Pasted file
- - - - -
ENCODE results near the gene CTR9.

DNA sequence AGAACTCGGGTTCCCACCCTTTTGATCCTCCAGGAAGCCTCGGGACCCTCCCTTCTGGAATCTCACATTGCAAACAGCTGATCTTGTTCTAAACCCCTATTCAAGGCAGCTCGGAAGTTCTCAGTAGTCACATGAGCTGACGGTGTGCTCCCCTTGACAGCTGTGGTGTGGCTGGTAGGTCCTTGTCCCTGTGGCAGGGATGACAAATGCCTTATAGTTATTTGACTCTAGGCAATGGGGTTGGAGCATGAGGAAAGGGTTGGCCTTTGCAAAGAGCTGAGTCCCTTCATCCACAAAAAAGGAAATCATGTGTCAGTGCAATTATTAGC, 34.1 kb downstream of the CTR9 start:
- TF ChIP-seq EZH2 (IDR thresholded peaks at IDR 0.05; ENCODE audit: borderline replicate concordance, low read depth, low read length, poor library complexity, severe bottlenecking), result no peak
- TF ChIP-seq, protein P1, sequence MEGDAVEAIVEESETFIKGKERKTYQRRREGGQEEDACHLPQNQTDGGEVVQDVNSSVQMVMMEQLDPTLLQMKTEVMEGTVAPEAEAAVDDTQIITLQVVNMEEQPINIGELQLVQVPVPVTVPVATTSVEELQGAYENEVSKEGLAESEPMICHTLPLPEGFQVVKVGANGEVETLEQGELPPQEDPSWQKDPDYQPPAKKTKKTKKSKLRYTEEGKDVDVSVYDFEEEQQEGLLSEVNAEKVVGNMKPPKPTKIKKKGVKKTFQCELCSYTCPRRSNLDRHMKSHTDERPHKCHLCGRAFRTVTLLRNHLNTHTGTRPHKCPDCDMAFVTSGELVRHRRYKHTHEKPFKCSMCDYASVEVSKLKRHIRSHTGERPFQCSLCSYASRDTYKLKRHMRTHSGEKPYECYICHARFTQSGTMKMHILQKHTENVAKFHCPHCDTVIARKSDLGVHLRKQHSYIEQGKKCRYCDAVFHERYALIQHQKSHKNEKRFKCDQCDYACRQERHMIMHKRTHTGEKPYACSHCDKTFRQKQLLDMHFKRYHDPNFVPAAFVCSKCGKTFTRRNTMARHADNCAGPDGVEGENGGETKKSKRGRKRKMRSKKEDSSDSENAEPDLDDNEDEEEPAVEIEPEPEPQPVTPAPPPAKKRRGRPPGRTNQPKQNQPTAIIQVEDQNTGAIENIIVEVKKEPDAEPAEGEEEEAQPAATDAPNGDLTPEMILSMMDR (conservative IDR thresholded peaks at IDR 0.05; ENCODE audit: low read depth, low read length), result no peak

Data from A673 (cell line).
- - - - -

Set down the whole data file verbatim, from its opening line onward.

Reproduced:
ENCODE results near the gene CTR9.

DNA sequence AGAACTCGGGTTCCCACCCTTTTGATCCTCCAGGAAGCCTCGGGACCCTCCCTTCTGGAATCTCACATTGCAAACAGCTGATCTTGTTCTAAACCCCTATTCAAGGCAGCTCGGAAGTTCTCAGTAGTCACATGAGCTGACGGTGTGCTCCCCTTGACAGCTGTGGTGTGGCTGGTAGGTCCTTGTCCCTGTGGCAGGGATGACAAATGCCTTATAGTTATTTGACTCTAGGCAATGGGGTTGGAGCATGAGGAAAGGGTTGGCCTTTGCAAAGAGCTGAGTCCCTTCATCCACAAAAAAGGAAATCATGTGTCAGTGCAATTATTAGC, 34.1 kb downstream of the CTR9 start:
- TF ChIP-seq EZH2 (IDR thresholded peaks at IDR 0.05; ENCODE audit: borderline replicate concordance, low read depth, low read length, poor library complexity, severe bottlenecking), result no peak
- TF ChIP-seq, protein P1, sequence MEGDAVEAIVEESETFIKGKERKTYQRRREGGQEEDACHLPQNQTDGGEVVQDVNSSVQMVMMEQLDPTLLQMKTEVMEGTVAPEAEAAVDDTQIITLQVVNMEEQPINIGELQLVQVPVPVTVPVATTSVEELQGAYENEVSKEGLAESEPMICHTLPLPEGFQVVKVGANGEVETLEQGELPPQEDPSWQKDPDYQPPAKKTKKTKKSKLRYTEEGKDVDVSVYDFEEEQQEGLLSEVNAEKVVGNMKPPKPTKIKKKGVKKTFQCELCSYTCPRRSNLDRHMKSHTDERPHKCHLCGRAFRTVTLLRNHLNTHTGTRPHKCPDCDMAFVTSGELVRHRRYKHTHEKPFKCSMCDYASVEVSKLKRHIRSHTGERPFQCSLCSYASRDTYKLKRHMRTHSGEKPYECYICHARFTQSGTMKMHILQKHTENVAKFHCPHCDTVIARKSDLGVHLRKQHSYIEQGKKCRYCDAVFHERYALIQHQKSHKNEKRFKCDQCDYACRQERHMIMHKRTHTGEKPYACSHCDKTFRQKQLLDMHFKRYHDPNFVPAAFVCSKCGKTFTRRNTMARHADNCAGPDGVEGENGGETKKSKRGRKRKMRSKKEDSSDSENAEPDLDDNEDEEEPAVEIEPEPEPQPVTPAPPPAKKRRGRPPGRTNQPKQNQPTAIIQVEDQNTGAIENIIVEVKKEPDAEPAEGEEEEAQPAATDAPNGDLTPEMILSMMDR (conservative IDR thresholded peaks at IDR 0.05; ENCODE audit: low read depth, low read length), result no peak

Data from A673 (cell line).